Vastness of Existence Demands Our Humility, By Goldwin Emerson

Vastness of Existence Demands Our Humility

By Goldwin Emerson, 

gandjemerson@rogers.com

London Free Press, March 10, 2018

Very few humans have had the awesome experience of viewing our planet earth from outer space. For those space travelers and interested astronomers, the further one views the earth from distant spaces the smaller it appears. Its predominant ocean surface is seen by space cameras such as those on Voyager 1 which make our planet appear as a tiny pale blue dot.

In comparison to other objects in outer space, earth when seen from a distance of six billion kilometers, appears only as a very tiny speck within our part of a vast universe. Perhaps there can be other life-sustaining planets in such an immense universe but they have not as yet been discovered. And if they can be found they will be billions of kilometers away from our planet earth. If other life-sustaining planets are found in the future, the distances and traveling time will likely make it impossible for humans to ever visit them, and the thought of migrating to live on other life-sustaining planets presently seems out of the question.

Humans need to reflect on the conditions we require to live happily here on our planet earth. At least in our generation we can set aside the possibility of surviving in far-away spaces within an unimaginably large universe.

So what can we humans do to preserve our planet earth? Presently it is our only self-sustaining abode. Earth is now home to over 7 billion people. We must learn to share and protect our resources. We must come together to understand the political, racial, and religious divisions that too often separate us. Some of our people are wealthy, well-educated, and healthy. Many are not. Some are well-fed while others are badly undernourished even to the point of starvation. Some of our human population cares about those who are living in poverty and are interested in the plight of the poor, while many remain unconcerned.

Though some people care about our environmental welfare here on earth, many do not. Many governments care about the welfare of all their citizens but other governments do not think about the underprivileged among us.

Perhaps if we could think of the planet earth as that tiny little blue dot that seems so insignificant within an unimaginably immense universe, we could learn that our ability to get along with each other is crucial. We will not be saved by our imagined self-importance nor by our war-like tendencies. We will not have another earth to live on if we cannot learn to survive on this planet.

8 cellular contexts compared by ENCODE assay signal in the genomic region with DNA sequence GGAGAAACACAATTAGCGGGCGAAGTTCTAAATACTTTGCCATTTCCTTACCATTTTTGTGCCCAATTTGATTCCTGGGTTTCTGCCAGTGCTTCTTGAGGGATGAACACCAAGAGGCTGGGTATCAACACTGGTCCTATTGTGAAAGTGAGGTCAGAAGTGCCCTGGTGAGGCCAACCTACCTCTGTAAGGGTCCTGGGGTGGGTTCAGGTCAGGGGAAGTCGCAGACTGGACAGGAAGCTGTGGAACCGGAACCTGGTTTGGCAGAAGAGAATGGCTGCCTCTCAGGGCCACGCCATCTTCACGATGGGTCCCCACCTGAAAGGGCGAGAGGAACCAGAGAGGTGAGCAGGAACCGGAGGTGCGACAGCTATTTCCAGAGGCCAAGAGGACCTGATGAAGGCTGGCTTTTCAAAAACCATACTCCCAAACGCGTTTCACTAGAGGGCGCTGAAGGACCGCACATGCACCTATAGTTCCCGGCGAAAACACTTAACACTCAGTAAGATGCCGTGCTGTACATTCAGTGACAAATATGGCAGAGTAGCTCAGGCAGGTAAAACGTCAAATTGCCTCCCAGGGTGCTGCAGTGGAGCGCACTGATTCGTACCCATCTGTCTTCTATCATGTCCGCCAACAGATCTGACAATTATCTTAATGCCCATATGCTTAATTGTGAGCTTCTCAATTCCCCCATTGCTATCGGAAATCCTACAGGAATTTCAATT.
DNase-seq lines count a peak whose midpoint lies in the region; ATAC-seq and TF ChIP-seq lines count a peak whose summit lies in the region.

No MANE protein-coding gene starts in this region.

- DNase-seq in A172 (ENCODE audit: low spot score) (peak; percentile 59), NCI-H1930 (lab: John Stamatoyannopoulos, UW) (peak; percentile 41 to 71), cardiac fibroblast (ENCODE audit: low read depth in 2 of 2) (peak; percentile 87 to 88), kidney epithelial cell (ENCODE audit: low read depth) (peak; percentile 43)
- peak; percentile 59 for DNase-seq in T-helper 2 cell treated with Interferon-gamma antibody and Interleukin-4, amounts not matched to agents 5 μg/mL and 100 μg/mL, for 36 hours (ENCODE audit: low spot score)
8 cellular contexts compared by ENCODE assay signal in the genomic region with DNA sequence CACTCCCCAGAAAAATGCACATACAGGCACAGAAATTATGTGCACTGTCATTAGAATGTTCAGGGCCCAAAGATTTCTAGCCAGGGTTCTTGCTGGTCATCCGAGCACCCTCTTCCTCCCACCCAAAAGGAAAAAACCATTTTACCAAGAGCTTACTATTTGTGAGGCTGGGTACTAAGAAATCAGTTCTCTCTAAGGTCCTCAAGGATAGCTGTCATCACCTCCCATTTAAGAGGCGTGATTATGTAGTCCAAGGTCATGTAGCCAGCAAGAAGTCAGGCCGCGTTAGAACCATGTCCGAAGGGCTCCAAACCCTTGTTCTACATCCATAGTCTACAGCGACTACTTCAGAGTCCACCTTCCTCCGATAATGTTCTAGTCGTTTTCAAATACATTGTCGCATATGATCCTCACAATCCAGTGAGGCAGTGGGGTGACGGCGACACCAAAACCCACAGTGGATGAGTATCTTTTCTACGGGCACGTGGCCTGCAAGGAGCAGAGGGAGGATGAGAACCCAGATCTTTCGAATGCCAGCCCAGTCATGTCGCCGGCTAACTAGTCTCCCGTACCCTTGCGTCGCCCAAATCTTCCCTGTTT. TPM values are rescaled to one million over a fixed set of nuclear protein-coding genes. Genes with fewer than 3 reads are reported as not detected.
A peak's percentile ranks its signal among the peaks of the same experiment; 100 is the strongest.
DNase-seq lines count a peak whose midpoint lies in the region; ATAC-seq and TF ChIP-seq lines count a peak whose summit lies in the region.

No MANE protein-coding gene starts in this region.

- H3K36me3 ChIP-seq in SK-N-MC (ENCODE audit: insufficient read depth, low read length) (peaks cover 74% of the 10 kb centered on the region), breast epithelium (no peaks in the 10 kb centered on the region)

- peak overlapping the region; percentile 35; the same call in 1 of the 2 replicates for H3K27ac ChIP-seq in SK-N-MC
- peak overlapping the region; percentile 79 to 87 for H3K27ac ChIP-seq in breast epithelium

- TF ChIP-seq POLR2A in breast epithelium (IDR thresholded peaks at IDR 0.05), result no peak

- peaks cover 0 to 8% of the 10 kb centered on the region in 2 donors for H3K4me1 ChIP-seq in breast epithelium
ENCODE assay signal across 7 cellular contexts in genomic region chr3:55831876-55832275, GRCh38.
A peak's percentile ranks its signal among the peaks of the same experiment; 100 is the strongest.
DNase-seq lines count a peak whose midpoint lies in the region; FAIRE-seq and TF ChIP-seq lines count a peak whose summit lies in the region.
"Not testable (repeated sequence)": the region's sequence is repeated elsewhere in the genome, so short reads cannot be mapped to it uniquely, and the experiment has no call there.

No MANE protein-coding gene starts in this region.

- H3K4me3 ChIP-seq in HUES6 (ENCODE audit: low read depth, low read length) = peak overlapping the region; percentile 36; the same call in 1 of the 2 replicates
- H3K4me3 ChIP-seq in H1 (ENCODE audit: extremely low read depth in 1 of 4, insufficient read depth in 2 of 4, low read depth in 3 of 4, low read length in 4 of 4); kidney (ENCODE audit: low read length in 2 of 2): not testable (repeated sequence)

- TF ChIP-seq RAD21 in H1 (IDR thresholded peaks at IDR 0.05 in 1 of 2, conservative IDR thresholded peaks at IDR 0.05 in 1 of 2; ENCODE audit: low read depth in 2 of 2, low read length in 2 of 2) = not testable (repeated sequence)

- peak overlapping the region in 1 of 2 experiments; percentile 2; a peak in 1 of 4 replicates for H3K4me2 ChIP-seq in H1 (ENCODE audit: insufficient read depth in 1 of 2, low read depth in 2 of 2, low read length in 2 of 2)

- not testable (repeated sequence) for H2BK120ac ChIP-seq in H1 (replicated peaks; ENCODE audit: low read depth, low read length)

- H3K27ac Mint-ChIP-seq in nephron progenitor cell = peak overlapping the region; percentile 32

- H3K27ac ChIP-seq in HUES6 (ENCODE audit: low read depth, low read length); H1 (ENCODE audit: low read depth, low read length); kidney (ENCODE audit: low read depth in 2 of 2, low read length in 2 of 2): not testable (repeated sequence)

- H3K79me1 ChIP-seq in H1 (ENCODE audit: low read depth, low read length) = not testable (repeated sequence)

So what can be done to protect us from selfishness and greed and the horrible effects of war now that we have atomic weapons capable of destruction of whole societies? Perhaps a good start would be to learn that the colour of the other person's skin is not a reliable way to judge the value of other humans. Nor can the worth of other humans be correctly assessed by the language they learned at birth nor by formal education nor by the wealth they may have accumulated.

Religion can be both integrating and at times divisive. If we believe in freedom of religion, and most people say they do, we are under an obligation to try our best to understand the ideas of those who choose different religions than we choose for ourselves. With patience, we may find that different religions share many of the same values as those of our own religion or perhaps we may even learn that we share many values with those who hold secular views.

Many astronomers, like the late Carl Sagan, believed the study of astronomy can bring one to a place of humility. The vastness of space and of things yet unknown may help us understand that many earthly differences among humans are trivial in the light of the gargantuan size of our universe. When compared to the minutia of our tiny planet, we must learn to get along with our fellow humans. These are lessons of objectivity and humility astronomers have experienced in their curiosity and their explorations. For both astronomers and others, we must learn that our earth is not the centre of the universe, although it is inescapably the centre of our daily lives.